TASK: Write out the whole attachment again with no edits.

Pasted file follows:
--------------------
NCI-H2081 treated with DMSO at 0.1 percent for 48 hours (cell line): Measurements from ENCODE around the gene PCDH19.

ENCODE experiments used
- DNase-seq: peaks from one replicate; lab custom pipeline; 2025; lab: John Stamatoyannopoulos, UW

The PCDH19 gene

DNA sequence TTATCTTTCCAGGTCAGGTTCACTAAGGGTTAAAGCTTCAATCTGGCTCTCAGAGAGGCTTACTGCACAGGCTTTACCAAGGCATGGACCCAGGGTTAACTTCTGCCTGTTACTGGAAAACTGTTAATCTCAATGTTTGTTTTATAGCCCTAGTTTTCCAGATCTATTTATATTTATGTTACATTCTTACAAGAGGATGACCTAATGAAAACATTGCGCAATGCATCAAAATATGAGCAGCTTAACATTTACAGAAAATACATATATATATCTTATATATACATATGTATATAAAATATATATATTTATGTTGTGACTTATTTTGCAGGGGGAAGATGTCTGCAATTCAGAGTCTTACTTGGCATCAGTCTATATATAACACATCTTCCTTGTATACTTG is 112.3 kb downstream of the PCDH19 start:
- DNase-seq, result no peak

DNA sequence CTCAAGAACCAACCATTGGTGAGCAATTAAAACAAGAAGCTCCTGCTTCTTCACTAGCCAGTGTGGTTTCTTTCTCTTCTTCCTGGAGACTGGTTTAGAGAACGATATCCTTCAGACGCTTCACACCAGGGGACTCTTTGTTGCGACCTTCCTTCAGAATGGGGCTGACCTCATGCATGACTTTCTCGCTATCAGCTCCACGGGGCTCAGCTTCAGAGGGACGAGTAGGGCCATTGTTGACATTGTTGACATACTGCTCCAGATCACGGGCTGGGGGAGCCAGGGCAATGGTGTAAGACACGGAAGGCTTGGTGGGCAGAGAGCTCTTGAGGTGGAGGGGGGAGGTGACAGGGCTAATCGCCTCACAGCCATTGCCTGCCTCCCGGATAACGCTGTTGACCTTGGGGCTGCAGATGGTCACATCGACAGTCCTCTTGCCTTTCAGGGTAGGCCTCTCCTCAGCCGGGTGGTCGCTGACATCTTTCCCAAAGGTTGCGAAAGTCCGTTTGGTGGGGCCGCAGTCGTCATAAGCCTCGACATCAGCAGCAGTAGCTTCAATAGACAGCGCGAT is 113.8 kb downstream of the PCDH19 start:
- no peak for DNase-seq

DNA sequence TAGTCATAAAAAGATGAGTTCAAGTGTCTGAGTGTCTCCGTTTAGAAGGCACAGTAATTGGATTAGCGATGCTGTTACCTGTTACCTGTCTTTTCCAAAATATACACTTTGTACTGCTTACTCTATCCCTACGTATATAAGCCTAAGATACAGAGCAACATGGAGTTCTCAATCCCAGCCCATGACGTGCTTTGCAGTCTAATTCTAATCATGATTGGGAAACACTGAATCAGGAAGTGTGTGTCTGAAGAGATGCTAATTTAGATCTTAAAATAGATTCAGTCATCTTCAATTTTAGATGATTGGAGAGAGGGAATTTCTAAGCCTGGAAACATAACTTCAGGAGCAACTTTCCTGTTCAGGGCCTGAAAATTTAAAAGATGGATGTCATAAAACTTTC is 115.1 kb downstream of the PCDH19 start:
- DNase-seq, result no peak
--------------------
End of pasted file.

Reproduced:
NCI-H2081 treated with DMSO at 0.1 percent for 48 hours (cell line): Measurements from ENCODE around the gene PCDH19.

ENCODE experiments used
- DNase-seq: peaks from one replicate; lab custom pipeline; 2025; lab: John Stamatoyannopoulos, UW

The PCDH19 gene

DNA sequence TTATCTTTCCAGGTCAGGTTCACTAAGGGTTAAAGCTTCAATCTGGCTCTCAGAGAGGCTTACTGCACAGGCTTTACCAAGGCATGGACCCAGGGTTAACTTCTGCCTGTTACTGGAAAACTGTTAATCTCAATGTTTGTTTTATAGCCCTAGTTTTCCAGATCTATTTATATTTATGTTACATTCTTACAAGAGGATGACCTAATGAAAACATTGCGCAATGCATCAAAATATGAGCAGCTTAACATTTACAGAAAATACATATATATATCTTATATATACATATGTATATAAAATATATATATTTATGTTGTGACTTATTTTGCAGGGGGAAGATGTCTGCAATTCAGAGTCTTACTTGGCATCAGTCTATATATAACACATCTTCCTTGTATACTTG is 112.3 kb downstream of the PCDH19 start:
- DNase-seq, result no peak

DNA sequence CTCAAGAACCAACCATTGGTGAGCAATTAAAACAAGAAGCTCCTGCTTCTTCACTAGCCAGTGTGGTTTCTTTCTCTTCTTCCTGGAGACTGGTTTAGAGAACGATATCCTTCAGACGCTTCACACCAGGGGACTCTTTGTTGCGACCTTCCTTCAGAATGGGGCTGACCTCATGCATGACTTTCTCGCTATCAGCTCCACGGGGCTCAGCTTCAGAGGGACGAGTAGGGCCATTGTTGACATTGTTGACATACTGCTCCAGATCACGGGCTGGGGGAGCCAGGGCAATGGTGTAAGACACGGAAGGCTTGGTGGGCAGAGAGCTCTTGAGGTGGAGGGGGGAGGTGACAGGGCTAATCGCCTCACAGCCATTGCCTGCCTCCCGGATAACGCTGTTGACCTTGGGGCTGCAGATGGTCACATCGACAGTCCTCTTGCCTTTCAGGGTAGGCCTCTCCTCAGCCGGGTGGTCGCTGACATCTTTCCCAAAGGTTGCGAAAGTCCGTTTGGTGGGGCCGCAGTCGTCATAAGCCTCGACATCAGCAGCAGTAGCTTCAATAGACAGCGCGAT is 113.8 kb downstream of the PCDH19 start:
- no peak for DNase-seq

DNA sequence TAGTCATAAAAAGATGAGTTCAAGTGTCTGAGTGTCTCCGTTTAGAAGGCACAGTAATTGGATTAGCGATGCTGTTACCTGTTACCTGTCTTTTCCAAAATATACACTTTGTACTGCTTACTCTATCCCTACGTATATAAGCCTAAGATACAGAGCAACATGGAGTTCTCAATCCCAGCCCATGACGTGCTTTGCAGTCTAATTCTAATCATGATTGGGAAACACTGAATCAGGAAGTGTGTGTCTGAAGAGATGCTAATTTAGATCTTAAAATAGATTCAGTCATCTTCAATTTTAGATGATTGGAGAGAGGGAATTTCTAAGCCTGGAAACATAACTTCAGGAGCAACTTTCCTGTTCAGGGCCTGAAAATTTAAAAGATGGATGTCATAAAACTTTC is 115.1 kb downstream of the PCDH19 start:
- DNase-seq, result no peak